London: Taylor and Francis, 1928. Three Quarter Leather. First Edition. ix, 1272 pp. 8vo. 21 Plates. In original brown buckram full cloth binding with gold embossed titling to spine. Only indication of ex-library status is a blind embossed library stamp on the title page and the checkout slip pasted to the last free endpaper. Very clean within. Fine.
“Hubble’s Law” is the linear relationship between the velocity with which distant celestial objects are receding from us and their distance from us. It is named Hubble’s law because American astronomer Edwin Powell Hubble was the first to convincingly demonstrate this law and illustrate it clearly with a chart.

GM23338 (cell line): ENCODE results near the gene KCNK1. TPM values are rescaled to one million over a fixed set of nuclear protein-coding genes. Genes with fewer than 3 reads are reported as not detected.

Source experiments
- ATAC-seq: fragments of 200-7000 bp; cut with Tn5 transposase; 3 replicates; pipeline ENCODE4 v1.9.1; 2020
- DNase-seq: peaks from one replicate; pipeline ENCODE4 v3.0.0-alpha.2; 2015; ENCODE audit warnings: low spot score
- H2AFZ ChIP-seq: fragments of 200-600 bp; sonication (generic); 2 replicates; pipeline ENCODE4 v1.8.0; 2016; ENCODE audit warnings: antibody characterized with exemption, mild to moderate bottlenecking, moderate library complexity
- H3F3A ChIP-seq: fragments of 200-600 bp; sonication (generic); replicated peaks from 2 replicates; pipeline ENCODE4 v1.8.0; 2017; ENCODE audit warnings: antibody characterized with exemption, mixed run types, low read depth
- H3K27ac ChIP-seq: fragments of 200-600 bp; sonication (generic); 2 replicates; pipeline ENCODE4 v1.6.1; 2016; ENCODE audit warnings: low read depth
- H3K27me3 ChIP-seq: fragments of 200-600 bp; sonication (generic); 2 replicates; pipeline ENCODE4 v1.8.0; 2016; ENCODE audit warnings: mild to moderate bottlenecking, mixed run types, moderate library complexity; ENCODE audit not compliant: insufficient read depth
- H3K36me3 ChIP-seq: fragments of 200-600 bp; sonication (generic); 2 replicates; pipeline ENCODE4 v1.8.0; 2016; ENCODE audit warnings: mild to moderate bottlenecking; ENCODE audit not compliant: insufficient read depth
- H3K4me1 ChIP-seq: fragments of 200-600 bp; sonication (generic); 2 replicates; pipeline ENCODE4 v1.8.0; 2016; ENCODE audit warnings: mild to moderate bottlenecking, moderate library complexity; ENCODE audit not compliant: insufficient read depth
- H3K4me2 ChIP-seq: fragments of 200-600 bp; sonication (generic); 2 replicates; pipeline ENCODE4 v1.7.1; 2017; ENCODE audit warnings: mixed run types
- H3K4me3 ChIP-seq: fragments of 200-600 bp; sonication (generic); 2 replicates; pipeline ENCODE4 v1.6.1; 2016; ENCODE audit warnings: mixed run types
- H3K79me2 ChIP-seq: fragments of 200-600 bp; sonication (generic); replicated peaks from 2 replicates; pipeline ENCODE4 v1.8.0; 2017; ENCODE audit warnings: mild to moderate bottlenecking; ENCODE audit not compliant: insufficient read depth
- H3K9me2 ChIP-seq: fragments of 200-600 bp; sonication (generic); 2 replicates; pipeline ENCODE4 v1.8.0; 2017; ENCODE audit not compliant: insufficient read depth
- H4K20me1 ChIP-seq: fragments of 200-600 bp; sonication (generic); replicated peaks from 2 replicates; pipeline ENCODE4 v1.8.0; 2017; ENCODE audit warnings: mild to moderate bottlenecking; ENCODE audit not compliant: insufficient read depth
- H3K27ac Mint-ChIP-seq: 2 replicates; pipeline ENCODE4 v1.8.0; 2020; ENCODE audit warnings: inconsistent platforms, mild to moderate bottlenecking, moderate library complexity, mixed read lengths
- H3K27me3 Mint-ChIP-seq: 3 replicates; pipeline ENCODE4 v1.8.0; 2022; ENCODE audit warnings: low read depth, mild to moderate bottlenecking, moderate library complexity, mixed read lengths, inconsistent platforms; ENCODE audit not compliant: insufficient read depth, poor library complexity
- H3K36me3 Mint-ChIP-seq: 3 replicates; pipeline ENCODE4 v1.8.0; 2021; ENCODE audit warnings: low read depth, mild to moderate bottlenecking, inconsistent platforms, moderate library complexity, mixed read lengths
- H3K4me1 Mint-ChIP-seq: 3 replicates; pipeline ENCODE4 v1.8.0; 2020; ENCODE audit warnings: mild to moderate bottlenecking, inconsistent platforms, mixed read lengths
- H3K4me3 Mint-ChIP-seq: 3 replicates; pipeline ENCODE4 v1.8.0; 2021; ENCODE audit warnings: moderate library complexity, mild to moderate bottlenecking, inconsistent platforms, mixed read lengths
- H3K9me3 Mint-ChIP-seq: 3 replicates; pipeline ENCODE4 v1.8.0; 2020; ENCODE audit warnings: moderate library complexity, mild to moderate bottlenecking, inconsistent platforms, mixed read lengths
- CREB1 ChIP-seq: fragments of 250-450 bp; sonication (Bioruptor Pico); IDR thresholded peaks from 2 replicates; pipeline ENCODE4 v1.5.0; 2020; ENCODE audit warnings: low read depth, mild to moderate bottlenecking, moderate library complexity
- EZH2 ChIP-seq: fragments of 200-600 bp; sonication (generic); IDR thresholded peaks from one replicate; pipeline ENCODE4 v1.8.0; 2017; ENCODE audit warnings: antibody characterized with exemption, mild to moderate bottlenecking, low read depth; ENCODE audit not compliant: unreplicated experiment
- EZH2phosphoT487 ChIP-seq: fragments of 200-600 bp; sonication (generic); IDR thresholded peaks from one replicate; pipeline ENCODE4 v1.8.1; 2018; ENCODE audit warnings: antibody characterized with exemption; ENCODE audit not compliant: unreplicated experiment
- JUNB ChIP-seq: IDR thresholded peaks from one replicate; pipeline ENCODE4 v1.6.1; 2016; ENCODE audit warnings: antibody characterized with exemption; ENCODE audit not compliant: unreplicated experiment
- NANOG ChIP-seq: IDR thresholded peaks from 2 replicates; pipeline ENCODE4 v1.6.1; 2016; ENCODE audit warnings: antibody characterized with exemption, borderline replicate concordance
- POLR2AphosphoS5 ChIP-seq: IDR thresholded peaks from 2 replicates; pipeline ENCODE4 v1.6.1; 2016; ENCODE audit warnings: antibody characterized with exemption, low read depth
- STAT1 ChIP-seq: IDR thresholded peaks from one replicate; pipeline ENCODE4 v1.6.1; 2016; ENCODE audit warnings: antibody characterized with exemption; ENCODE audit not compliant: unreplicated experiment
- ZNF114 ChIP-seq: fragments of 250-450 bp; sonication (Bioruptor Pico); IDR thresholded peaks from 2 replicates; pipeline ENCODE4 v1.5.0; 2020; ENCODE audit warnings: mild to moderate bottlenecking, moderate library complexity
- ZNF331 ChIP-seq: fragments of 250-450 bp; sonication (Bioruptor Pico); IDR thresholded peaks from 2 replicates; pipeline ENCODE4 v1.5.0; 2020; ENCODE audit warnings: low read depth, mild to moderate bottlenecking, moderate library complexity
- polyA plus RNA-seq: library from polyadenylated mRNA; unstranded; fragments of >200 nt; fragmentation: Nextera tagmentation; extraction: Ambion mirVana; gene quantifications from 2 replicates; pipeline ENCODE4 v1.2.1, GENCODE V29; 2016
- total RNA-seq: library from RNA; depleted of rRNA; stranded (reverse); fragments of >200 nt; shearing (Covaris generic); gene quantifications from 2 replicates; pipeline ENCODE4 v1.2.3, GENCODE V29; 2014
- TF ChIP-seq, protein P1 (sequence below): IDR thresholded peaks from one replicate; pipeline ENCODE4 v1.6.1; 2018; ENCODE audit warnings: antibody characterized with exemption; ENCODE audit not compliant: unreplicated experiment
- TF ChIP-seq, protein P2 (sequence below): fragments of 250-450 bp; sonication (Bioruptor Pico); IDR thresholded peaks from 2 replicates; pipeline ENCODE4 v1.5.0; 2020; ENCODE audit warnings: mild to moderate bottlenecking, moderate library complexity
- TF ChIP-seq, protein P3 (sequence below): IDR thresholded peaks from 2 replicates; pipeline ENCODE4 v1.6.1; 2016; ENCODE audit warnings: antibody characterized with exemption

Hubble was not the first to consider a linear relationship between velocity and distance. A few others preceded him, most notably American physicist Howard Percy Robertson (1903-1961). In 1928, a year before Hubble proposed his “law,” Robertson proposed the relationship based on his analysis of Einstein's general theory of relativity and verified it with data from Slipher and Hubble.